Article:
"It is amazing to see millions and millions and millions of cicadas all in one place," said Chris Simon, a professor in the department of Ecology and Evolutionary Biology at the University of Connecticut and a leading cicada researcher....From East Haven east to Madison and Killingworth and north to at least Farmington, the cicadas will emerge in late May or the first week of June, climb to the tops of trees and then, a few days later, the males, seeking a mate, sing. After mating, the females cut tiny slits in small tree branches and lay their eggs. The adults live for only two to three weeks. In late summer the eggs hatch and the nymphs burrow into the ground to begin a new 17-year cycle.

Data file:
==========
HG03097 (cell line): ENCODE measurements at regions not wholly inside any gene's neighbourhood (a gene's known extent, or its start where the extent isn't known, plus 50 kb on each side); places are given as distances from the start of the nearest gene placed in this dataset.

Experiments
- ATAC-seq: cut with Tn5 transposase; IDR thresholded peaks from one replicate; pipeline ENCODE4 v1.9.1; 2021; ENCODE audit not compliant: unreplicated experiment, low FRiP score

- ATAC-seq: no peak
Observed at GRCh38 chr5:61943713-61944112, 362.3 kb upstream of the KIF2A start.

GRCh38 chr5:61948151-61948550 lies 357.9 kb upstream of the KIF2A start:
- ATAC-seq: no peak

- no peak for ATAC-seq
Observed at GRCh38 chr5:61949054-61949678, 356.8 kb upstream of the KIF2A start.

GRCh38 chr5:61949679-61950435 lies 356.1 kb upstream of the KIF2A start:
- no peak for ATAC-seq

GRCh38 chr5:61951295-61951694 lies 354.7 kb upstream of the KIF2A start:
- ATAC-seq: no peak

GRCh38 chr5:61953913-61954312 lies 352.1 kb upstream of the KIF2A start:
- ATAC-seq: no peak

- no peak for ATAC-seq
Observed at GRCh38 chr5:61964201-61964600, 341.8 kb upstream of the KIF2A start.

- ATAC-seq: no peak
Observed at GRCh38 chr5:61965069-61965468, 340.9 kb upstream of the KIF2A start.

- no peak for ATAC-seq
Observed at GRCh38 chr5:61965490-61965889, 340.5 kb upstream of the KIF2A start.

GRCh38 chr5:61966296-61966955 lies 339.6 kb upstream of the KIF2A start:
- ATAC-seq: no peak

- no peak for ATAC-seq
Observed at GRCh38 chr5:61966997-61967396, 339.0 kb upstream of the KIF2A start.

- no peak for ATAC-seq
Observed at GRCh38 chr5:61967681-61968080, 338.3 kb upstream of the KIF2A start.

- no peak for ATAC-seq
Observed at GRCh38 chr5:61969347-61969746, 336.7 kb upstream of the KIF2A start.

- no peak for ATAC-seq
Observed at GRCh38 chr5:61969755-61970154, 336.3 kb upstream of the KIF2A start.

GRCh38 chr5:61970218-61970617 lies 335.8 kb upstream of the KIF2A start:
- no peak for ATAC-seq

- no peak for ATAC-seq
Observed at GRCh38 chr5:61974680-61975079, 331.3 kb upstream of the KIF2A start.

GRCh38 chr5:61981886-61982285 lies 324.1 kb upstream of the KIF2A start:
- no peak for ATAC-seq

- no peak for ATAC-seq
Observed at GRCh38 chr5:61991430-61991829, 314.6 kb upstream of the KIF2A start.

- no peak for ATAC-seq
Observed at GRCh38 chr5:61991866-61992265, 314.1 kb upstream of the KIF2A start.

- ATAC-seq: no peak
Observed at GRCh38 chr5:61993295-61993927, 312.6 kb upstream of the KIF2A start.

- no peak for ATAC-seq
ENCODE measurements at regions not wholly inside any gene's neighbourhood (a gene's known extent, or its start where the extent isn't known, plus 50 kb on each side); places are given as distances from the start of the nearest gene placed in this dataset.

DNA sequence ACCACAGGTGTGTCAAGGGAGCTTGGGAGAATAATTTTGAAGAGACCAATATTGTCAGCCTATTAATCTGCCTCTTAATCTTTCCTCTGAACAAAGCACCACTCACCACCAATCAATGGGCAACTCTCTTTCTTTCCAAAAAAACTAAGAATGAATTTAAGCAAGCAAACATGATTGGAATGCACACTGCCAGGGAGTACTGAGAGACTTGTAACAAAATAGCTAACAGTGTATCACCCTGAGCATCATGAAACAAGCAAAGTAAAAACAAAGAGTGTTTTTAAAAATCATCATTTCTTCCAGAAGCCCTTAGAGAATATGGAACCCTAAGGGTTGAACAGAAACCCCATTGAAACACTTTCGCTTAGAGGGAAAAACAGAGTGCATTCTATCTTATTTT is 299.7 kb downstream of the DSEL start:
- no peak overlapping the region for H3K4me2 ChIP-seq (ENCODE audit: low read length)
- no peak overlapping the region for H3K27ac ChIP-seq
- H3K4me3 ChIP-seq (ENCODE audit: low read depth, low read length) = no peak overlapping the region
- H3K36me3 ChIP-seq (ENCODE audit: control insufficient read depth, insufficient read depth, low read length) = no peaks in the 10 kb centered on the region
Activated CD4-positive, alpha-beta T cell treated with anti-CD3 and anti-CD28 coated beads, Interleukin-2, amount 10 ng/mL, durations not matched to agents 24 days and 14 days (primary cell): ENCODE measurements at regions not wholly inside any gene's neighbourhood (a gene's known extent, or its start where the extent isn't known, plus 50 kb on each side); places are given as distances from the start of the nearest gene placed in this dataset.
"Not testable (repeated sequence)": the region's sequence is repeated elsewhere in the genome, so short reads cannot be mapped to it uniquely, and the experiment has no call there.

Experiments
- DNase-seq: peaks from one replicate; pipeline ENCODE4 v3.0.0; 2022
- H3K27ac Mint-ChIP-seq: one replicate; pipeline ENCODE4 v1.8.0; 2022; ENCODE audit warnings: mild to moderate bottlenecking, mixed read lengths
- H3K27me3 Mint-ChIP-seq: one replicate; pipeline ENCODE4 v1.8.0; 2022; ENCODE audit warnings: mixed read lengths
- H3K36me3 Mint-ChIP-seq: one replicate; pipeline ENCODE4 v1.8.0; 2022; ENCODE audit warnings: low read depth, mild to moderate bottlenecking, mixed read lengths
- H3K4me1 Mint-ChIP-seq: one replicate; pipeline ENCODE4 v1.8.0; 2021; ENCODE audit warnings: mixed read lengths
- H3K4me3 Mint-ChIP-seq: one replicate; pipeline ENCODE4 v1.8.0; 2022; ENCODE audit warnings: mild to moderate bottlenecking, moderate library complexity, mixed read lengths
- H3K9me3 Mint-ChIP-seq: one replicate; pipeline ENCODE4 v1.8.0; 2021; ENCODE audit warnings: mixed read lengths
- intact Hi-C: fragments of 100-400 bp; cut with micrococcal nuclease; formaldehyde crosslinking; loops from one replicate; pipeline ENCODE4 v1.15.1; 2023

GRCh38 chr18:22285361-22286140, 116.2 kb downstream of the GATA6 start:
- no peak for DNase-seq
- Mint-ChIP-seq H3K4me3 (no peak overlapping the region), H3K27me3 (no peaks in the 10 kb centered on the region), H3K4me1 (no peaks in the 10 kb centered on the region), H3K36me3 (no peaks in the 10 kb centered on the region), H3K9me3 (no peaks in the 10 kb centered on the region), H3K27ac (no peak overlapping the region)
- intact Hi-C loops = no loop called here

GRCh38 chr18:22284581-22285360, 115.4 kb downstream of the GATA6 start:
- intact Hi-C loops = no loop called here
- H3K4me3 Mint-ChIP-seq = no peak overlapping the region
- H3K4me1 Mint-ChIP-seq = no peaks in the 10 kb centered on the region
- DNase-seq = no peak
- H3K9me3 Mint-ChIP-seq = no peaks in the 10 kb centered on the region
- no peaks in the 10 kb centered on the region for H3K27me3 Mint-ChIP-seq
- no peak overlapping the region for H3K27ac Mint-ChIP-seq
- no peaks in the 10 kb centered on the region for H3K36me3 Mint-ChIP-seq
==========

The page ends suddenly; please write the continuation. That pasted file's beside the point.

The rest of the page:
Radiolab's Cicada Tracker has a form for reporting cicada sightings and an interactive map with soil temperature reports as well as cicada reports.
The site magicicada.org supports Dr. John R.Cooley's cicada research by providing information about cicadas and a tool for reporting cicada sightings.
Cicada inmages from en.wikipedia.org.